“I’ve had 25 years of rewarding law enforcement service for which I am grateful. I will retire from the Louisiana State Police with my head high and excited about the future.” — Doug Cain
Sources confirmed to Unfiltered with Kiran that Lt. Col. Doug Cain has just resigned from the Louisiana State Police as of June 17, 2022.
Cain was appointed Asst. Superintendent/Chief of Staff by current Col. Lamar Davis on Oct. 30, 2020.
Cain, second in command at LSP, has been under a microscope for his alleged involvement in the cover-up death of Ronald Green. He’s accused of wiping his state-issued cell phone clean.
Greene, 49, died on May 10, 2019 after an incident that state troopers described as “resisting arrest” following a high speed chase that spanned two parishes. However, videos of Greene’s arrest were released in 2021 that showed Greene being tased, kicked and punched by state police before he died in custody. Greene’s death was initially blamed on the car crash before the videos showing the brutality became public.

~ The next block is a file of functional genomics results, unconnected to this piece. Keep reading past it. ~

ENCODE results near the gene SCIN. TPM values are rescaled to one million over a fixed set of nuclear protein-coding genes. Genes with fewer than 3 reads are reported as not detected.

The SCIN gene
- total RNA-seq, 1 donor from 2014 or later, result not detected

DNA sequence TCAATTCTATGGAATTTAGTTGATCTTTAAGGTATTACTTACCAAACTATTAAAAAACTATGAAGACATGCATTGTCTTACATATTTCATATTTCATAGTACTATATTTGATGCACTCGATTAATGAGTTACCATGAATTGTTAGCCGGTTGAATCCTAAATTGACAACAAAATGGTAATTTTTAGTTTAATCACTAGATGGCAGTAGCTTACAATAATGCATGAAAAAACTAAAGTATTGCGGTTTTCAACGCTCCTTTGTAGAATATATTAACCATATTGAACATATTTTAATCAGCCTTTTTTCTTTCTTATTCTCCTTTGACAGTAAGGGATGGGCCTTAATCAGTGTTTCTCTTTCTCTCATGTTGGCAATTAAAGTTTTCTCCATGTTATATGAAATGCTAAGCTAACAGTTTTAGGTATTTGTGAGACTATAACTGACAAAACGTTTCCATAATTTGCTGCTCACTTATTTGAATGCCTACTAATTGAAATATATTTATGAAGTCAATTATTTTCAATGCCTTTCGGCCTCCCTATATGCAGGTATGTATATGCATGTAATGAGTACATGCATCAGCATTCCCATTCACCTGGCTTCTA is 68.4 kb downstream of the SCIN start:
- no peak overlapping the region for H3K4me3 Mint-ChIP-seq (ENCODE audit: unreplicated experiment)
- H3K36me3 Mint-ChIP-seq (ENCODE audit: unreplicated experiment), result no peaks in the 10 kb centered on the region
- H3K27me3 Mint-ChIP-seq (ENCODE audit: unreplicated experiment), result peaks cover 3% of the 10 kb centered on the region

“I’ve had 25 years of rewarding law enforcement service for which I am grateful. I will retire from the Louisiana State Police with my head high and excited about the future,” said Cain via text message.
In April 2022, Col. Davis placed Cain on paid administrative leave.
“I placed Lt. Colonel Doug Cain on paid administrative leave pending the ongoing administrative investigation into the sanitization of his department cellular device. The decision to place him on leave was made in the best interest of the department to eliminate any questions into the integrity of the investigation. I am confident the investigation will be conducted in a fair and unbiased manner leaving no concerns of its findings,” said Col. Davis.
It’s because of the Ronald Greene investigation that the US Department of Justice announced last week they had launched a civil rights investigation into LSP to see if there was a “pattern or practice” of abusive unconstitutional policing at LSP.
Cain started at LSP in 1998 as a patrol trooper at Troop A in Baton Rouge. Since then, he wore a number of hats in patrol, criminal intelligence, technical services, operational development, public affairs and the superintendent’s office.
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